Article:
Hella Jongerius weaves 9-meter high artwork for Neuron
To some it may come as a surprise: a hand-woven art installation in a building at Eindhoven University of Technology, a university known primarily for its high-tech research. But that’s exactly what Hella Jongerius, one of the leading designers of the Netherlands, will be working on with her team from late January.
And not without reason, because weaving has more in common with modern technology than one might suspect. Over a two-month period, a nine-meter-high cube will be woven in the renovated LaPlace building. Neuron, as the modernist building is to be called, will be the future headquarters of the AI institute EAISI and will also house several lecture halls. The weaving process will be on site and for all to follow.
That Jongerius chose a loom for a building that once housed the TU/e computing center, and where students and researchers will soon invent clever new applications for artificial intelligence, is no coincidence.
"For Loom Room, Jongerius was inspired by the history of jacquard weaving. That is an automated weaving method from the late 18th century based on punch cards, which is known as the forerunner of modern computer programming," says Britte Sloothaak, curator of the TU/e Art Collection, who - together with Bernard Colenbrander (emeritus professor of building history) - commissioned the work.
"To the general public, Jongerius is perhaps best known for her vases with material experiments of glass and ceramics and her fabric designs for furniture and rugs. But in addition to applied design, she also creates autonomous work. Her latest artwork for the TU/e fits into a line of autonomy textile installations previously shown at Anticipation Lafayette Foundation (Paris) and Gropius Bau (Berlin).
Three-dimensional weaving is a relatively new technique with great potential, as a woven structure combines low weight with great flexibility and is potentially very strong. This is why 3D weaving is already being used in industry, for instance for wind turbine components. Since 2019, Jongerius and her team have been exploring different methods of three-dimensional weaving, combining artistic and technical innovation.
The designer deliberately chose to weave Loom Room by hand, Sloothaak says. "In this way she questions the aim for speed associated with automation, and offers alternative work processes in which there is room for tranquility, chance and craftsmanship." At the same time, Loom Room is a reaction to the austere character of Neuron.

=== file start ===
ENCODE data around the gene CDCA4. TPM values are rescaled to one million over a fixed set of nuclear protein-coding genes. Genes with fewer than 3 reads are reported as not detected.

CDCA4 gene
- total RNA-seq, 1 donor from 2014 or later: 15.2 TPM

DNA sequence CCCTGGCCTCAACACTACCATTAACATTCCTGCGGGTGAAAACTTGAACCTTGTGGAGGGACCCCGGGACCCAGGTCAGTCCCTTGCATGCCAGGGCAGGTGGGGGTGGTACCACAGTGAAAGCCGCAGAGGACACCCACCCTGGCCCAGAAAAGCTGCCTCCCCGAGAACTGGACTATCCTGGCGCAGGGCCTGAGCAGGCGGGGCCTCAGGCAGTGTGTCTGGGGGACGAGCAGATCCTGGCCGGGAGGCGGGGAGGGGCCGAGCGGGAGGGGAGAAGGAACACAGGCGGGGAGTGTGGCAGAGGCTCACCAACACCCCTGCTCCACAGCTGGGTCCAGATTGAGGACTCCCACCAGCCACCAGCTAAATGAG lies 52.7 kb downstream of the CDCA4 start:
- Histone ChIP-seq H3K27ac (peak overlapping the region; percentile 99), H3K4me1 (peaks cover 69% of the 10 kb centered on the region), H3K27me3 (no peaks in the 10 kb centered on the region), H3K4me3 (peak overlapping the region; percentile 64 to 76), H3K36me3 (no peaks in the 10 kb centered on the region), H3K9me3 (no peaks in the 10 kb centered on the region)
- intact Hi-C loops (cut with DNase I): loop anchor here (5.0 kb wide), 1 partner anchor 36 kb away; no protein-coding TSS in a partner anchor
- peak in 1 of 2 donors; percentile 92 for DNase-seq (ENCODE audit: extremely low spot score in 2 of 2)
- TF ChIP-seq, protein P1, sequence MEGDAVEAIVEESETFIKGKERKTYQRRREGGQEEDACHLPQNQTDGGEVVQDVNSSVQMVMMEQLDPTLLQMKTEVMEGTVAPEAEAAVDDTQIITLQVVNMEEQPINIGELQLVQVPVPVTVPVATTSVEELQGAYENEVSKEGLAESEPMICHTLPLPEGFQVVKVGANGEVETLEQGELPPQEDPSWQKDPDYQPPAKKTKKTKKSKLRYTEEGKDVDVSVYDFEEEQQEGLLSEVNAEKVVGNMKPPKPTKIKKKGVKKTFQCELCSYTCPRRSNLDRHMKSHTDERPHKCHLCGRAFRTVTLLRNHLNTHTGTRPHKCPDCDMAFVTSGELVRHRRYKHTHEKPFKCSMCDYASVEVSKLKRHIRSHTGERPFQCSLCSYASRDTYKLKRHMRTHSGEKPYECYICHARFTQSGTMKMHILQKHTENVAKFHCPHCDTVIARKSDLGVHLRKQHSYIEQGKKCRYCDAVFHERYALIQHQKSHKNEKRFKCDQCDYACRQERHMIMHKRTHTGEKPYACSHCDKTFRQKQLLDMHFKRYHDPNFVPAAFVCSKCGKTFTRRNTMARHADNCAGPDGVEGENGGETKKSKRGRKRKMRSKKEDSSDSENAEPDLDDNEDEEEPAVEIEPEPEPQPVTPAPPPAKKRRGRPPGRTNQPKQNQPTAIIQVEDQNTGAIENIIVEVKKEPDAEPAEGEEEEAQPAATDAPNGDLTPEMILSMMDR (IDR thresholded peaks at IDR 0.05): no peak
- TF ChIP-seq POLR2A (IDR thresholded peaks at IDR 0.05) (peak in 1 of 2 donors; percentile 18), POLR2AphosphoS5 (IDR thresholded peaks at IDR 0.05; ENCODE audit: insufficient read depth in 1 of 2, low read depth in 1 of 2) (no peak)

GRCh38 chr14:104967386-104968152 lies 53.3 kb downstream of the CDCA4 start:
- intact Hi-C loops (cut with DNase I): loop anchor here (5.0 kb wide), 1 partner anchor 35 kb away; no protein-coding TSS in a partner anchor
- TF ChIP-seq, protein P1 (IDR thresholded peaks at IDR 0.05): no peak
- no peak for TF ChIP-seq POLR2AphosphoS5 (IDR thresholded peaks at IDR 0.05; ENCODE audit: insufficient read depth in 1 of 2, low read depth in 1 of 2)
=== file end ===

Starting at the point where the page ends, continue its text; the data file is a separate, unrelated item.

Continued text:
"Neuron is a modernist building with a modernist appearance. By way of contrast, I’ve conceived a geometric soft construction. The cube hangs from wires, but at the same time moves with gravity. The object will appear to burst in an expressive way from the cube-shaped atrium on the first floor, and display an intriguing creative machine on the second floor," says Jongerius, who describes the artwork as ‘pliable architecture’.
The cube will be woven by hand over a period of two months while the building is publicly accessible. During this process, Jongerius and her team respond to the space, taking into account light, for example. The loom will remain in place after the weaving process is finished. This approach is characteristic of the designer, for whom the process is at least as important as the product.
Loom Room is an initiative of the TU/e Art Committee in close collaboration with the Best Teacher Award and the University Fund Eindhoven. It was made possible with financial support from Brabant C and the Mondriaan Fund.
The artwork fits into the TU/e's plans for the university campus, which explicitly refers to the open layout of the original 1950s campus designed by Dutch architect Samuel van Embden.
"The campus is not only for students and employees, people from Eindhoven and beyond are also welcome to visit the TU/e. As the TU/e Art Committee, we want to contribute to this with a multi-year policy in which art and heritage will play an important role," Sloothaak said.
Do you want to participate in the making of Loom Room? On 12th February Hella Jongerius and her team will offer a workshop for students from the TU/e, the Design Academy and beyond. Interested students can also join the weaving team on a number of mornings on Wednesday, Thursday and Friday. You can sign up here.
After a renovation period of more than two years, the new Neuron will officially open in the spring. In addition to EAISI, the building will house 14 lecture halls and 22 smaller workspaces for students. It is designed to become a lively and inspiring place where people learn, collaborate, meet, discover and experience.